In 2001, I left GSH to give my full-time attention to our four children, all of whom were enrolled in Dayton Public Schools. For the next 15 years, I actively volunteered at Franklin Montessori School and Stivers School for the Arts. Whether serving in the Parent Resource room, managing family involvement events, spear-heading fundraising activities, or coordinating staff recognition programs, I tried to focus on creating experiences designed to engage students, families and staff and which allowed them to feel special and appreciated.
In 2007, I went on a life-changing mission trip to the country of eSwatini (also known as Swaziland). It was there that my faith was tested and where I felt called to engage in caring for orphans and widows impacted by the HIV/AIDS pandemic in that country. Upon my return, I began volunteering as the mission trip coordinator for my church, Christian Life Center. To date, I have equipped 42 teams, comprising more than 275 participants to go serve in communities throughout eSwatini. Caring for vulnerable children abroad compelled me to serve in a similar capacity here at home. In 2017, I became a Court Appointed Special Advocate (CASA) through the Montgomery County Juvenile Court. As a volunteer advocate I now speak for the best interest of abused and neglected children before the courts.
You were an early downtown Dayton “pioneer.” When did you move to McPherson Town and what drew you to it?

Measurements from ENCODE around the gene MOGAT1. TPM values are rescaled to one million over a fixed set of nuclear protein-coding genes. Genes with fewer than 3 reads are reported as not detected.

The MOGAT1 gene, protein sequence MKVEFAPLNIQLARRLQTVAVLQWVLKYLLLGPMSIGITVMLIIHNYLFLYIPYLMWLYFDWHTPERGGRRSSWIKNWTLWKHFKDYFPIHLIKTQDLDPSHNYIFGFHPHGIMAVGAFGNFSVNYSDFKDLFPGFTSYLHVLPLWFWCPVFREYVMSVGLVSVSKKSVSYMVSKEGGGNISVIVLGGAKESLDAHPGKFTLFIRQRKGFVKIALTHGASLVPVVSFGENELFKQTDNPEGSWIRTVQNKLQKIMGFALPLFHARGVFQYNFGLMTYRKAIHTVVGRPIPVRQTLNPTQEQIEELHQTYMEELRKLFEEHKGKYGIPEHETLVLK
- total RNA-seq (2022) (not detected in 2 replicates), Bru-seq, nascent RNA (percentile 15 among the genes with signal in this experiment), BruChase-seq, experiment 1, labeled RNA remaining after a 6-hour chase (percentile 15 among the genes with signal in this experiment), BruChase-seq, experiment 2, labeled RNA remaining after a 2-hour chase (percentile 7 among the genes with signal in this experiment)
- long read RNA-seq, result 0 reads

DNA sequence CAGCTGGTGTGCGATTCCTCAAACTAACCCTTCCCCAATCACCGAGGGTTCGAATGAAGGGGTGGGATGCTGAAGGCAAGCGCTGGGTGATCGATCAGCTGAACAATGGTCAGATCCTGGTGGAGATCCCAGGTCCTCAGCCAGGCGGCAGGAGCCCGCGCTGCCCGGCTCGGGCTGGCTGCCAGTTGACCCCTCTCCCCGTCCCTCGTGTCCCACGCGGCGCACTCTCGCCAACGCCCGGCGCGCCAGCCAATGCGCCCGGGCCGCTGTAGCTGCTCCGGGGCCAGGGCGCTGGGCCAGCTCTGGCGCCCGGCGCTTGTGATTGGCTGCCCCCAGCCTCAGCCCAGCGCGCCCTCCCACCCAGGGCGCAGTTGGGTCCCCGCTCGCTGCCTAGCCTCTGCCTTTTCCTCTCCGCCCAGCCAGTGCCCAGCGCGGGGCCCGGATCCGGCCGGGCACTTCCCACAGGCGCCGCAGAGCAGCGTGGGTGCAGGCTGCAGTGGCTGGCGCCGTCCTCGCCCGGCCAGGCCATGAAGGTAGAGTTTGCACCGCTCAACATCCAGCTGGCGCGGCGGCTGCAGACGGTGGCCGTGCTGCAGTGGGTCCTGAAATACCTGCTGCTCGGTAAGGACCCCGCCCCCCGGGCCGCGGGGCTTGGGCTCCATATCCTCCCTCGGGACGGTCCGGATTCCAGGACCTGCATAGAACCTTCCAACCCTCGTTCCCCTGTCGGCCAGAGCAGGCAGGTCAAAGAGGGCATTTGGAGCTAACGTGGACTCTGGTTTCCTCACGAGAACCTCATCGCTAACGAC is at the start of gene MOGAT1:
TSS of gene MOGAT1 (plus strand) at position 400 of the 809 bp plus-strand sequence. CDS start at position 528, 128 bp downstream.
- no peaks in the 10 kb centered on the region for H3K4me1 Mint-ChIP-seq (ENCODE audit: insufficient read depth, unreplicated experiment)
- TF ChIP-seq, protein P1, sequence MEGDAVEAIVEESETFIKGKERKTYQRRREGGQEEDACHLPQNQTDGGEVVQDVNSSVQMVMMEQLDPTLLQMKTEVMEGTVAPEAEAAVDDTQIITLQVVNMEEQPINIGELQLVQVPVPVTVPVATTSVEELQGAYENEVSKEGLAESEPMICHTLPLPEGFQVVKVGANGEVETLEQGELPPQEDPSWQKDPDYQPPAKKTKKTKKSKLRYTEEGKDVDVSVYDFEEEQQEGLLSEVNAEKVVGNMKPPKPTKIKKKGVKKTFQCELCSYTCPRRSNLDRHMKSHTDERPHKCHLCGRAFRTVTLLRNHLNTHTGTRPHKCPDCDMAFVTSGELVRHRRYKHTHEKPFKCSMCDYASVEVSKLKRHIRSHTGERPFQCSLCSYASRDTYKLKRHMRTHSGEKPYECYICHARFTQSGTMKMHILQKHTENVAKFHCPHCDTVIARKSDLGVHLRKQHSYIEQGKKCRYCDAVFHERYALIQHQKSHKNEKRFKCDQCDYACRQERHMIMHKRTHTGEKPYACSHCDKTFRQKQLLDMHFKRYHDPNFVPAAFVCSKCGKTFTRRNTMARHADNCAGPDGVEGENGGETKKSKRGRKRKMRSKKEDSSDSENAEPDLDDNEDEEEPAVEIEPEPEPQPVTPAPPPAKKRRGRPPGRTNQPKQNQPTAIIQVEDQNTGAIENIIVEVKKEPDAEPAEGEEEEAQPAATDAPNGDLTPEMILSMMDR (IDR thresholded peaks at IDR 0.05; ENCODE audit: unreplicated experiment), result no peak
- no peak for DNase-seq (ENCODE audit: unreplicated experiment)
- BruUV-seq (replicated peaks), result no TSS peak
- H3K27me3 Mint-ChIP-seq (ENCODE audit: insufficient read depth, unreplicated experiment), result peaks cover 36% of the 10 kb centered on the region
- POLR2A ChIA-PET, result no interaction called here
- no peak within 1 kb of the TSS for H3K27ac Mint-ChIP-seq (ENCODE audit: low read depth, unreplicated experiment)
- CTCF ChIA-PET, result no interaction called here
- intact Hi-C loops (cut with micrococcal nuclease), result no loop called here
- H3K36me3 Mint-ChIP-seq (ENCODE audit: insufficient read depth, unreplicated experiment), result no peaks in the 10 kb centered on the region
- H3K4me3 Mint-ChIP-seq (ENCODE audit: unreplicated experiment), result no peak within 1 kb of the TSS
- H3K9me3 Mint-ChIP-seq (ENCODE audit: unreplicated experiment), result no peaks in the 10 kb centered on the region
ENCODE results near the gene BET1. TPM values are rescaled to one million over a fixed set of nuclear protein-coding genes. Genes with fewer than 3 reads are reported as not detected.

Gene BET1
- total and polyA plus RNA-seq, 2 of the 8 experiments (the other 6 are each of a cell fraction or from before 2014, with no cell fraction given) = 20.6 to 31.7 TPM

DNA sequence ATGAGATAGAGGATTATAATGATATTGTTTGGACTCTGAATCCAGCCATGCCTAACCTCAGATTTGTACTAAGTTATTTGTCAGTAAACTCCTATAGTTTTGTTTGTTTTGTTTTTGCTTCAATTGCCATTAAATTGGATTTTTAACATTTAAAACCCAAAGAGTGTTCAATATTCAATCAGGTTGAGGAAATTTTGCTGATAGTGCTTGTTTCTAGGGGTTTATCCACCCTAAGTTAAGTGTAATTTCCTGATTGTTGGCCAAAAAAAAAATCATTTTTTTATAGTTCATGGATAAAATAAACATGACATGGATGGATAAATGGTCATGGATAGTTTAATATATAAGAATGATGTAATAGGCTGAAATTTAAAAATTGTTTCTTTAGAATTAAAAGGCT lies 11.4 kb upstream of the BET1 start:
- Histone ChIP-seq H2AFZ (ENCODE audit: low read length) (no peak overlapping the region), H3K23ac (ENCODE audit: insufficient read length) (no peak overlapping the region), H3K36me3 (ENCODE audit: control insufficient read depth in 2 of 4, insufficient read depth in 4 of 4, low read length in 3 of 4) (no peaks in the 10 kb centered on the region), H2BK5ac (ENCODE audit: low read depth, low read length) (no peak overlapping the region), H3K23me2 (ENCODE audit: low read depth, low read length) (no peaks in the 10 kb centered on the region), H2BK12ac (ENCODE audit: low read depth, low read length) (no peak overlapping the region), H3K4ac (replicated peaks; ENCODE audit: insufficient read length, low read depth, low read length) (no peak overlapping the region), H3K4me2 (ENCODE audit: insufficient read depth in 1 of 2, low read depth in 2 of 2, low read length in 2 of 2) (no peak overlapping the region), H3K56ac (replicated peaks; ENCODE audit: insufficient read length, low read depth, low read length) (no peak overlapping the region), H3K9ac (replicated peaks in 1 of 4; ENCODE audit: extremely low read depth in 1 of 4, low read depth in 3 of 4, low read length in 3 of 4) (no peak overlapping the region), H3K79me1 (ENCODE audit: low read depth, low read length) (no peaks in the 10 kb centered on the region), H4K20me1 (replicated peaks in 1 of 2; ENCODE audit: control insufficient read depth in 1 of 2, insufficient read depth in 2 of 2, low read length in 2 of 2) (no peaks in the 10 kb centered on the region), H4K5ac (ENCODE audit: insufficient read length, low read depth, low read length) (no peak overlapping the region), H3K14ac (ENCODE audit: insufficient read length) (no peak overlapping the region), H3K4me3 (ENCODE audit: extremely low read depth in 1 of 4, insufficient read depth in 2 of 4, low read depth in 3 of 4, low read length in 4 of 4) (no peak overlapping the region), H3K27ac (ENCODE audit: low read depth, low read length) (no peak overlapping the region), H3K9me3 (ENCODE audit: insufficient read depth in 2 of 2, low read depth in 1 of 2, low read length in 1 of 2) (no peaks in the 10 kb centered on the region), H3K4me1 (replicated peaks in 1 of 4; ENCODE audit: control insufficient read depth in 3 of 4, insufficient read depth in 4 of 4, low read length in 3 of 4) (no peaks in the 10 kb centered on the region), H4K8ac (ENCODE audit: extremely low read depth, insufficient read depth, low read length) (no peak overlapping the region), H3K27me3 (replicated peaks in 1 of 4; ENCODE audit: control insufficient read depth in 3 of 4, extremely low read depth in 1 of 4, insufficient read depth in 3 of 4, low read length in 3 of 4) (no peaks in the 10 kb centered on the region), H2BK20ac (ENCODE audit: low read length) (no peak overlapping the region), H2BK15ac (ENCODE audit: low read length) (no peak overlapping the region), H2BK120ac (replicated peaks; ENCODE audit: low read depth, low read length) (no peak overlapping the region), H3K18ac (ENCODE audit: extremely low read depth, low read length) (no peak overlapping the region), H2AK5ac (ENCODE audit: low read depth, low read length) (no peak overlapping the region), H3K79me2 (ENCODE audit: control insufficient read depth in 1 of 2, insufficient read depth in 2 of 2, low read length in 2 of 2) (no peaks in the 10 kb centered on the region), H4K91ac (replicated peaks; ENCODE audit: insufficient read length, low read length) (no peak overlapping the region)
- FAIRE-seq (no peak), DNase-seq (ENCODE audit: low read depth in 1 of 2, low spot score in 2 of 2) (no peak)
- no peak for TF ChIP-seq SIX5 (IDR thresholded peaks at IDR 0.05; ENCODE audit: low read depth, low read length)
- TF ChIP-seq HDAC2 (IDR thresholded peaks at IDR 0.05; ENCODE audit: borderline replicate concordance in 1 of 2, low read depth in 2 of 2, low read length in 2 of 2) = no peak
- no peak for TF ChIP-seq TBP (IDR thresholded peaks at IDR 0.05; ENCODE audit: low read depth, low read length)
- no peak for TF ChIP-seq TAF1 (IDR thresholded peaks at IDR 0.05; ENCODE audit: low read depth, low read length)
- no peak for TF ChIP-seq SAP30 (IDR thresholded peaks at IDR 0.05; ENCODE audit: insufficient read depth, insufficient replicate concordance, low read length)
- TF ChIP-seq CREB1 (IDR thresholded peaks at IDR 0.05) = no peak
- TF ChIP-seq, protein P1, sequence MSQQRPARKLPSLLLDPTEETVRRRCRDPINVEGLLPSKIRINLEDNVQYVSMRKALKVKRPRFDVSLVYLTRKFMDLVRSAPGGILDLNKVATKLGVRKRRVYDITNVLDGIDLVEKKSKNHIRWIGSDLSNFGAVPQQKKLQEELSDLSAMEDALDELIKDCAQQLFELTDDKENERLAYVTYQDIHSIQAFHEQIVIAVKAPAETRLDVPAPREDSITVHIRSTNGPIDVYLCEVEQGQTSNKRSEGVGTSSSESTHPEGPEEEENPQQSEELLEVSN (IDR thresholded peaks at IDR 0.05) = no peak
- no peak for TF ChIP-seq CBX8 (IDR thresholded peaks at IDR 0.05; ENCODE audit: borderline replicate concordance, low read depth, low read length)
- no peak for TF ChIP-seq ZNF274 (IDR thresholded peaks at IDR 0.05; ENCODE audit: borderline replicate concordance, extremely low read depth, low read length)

My husband and I moved into McPherson Town in 1991 as newlyweds. Had you asked me prior to that point in my life if I would ever be an urban dweller, I would have most likely answered with an emphatic “no.”However, love can make you do things you never thought you would. My husband, Buddy LaChance, was living in the neighborhood when we met. He also was actively involved in Dayton’s urban restoration and redevelopment efforts. He was passionate about reinvesting in McPherson Town and becoming a part of the solution to the problem of urban blight. Buddy was adamant that we could take a beaten, boarded up and condemned house and turn it into a sound, beautiful and welcoming home. He had the vision that I did not possess, but his passion was contagious, and I so jumped on the rehabilitation train. The risk we took and the investment we made way back then turned out to be a wise decision, though it was not without its challenges. Things began to change, and the neighborhood became such a special place to us that we ended up building a new house here in 1998 to accommodate our growing family. We soon will be celebrating 31 years as McPeeps!
What would be a perfect day in Dayton for you before the pandemic? What is it now?